"There's No Fake Stuff": How 'The Suicide Squad' Pulled Off That Giant Beach Battle
“Nobody peed in the wade pool,” Flula Borg said. “I want you to know that. Nobody.”
The first 15 minutes of The Suicide Squad let audiences know exactly what they are in for when it comes to director James Gunn‘s new DC supervillain film. The storming of the beach by the team of mismatched characters is fittingly brutal and hilarious, setting the stage for the carnage and comedy to come.
We spoke to several cast members who were present for filming to learn what it was like to create this key sequence. And yes, no one peed in the wade pool. That we know of.
The rest of this article contains spoilers for The Suicide Squad.
Gunn lets audiences know upfront the stakes are deadly and high. Producer Peter Safran has compared the opening battle to Saving Private Ryan. The lesser Suicide Squad goes into battle ill-prepared and, well, it doesn’t go great, Bob. It’s total chaos.
The production team built an entire beach on a backlot at Pinewood Atlanta Studios, complete with an artificial ocean, and the sequence itself took 10 days to shoot. Flula Borg, who plays “the sex god” Javelin, was present to enjoy the carnage:
“The dopeness is they built an entire beach with a wave machine, with a jungle, with hundreds of, I don’t want to give away plots, but hundreds of people in the forest. The explosion is all real. There’s no green screen, fake stuff. All of these things are real and loud, and wonderfully terrifying. It was like a water park. It’s like Six Flags, but like 12 Flags and the flags are like eight meters tall, and that is amazing.”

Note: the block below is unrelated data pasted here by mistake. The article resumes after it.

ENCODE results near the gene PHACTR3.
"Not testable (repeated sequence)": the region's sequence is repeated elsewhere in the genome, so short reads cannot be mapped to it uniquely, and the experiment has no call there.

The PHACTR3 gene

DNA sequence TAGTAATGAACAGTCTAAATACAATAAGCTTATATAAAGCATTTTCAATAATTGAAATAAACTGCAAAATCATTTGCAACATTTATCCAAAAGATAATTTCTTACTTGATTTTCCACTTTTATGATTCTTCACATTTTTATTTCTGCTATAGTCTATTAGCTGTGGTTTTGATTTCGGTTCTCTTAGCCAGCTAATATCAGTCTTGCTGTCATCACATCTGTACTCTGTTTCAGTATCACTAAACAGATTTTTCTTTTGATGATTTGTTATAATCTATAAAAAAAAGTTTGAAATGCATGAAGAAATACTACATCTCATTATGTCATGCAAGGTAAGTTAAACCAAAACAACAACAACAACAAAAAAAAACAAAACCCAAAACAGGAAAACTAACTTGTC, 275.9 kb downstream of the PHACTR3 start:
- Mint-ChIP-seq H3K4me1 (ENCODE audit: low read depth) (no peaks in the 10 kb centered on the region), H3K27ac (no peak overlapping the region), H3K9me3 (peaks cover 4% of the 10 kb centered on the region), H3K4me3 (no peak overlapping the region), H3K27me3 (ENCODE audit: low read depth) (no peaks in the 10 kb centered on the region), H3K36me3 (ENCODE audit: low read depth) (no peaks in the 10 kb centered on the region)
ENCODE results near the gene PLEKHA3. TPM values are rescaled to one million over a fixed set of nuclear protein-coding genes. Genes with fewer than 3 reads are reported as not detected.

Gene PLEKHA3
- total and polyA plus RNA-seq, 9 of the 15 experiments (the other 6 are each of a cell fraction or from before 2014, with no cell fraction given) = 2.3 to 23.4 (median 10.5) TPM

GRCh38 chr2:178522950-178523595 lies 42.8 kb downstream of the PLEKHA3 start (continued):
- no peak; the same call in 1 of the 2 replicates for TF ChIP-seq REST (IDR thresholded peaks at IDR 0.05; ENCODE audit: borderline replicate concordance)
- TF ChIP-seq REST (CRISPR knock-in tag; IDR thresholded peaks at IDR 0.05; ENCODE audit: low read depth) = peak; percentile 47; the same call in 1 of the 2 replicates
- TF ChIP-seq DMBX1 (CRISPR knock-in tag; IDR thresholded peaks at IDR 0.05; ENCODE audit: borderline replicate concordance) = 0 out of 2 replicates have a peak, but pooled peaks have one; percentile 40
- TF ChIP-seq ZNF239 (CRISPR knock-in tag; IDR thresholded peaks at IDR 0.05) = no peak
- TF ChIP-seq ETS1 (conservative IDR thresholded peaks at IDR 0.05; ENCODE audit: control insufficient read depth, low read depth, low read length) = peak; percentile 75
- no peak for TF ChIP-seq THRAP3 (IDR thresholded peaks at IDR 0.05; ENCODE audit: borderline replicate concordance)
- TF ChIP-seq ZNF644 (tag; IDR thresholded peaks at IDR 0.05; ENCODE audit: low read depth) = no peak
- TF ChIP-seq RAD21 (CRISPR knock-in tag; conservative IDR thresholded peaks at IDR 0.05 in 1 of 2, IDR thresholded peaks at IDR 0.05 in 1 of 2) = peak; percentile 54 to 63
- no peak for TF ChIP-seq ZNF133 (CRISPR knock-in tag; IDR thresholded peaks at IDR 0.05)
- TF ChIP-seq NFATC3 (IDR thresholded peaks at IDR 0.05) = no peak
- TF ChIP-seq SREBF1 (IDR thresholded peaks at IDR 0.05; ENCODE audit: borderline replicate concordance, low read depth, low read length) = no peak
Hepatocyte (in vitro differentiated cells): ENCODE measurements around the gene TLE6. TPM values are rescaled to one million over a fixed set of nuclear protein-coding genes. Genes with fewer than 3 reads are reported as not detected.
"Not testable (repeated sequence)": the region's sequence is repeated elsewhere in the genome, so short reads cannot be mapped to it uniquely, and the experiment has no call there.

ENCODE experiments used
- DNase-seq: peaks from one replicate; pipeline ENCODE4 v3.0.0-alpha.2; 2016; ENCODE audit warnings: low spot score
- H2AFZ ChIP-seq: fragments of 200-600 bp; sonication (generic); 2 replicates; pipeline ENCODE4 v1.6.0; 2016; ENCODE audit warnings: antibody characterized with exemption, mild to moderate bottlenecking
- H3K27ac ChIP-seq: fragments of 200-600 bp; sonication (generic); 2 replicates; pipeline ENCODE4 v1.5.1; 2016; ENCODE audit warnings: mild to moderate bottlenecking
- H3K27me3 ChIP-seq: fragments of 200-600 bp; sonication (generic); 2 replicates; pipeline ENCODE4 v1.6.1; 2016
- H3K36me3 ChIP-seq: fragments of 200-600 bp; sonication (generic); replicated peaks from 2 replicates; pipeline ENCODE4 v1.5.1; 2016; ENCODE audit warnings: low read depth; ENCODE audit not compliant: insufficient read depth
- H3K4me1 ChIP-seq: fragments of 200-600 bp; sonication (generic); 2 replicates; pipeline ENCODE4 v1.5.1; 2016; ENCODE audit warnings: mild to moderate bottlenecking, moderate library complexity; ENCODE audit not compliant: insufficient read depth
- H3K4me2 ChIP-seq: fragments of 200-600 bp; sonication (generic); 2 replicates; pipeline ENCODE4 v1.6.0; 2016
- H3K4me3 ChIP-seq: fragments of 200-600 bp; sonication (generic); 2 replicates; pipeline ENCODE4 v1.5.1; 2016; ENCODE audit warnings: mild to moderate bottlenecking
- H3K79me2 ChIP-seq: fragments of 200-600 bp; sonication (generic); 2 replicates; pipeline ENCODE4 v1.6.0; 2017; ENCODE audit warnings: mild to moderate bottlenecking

Borg had never been on a set so huge:
“Yeah, that was very nice. Dude, it was great. Just fun chaos, absolute. And we did run-throughs, as I imagine an American football team does rehearsals and things. And so, we would do things in our normal outfits – outfits? – in our normal clothes, and then at night we would just go crazy in these weird uniforms and costumes and just have the dopest time.”
Nathan Fillion, who plays TDK in the film, recounted his experience shooting the action at Pinewood Studios:
“The shoot took place on a beach that was constructed on the backlot of Pinewood studios. They stacked up these massive shipping containers and built onto it a giant curtain that you could pull a green screen or a blue screen or whatever screen you wanted, you could pull them back and forth to control all the lighting. We had an ocean with waves, we had a proper beach, there was sand and then there was a jungle beyond and that was all constructed for us. When it came time to really shine, there are squibs going off. There are blanks being fired.”
Every take was a herculean effort, requiring numerous practical effects and explosions. Given all the moving parts, Fillion wanted to nail each take:
“There are giant explosions going off behind you and you don’t just cut, let’s go back and do it again. It’s an hour and some to reset all those things happening so if you can get it in one take, that’s the goal. You want to be that guy that goes boom, nailed it, that’s all you need, let’s move on, so that’s where my hip was. Let’s just do this right on the first time. I don’t know, that’s your job as an actor you do that job. I think TDK was loving every minute of that moment of his, which made it easy for me because I was loving every minute of that moment of his.”
The action is a gory sight to witness, but more than that, it gives all the characters their moment to shine or perish. In less than 10 minutes, Gunn and his cast give the opening a beginning, middle, and end. Unlike too many comic book movies, it’s not an exposition fest, but an explosive blend of action and character. Even the opening shot tells a story: nobody is what they appear to be at first glance.
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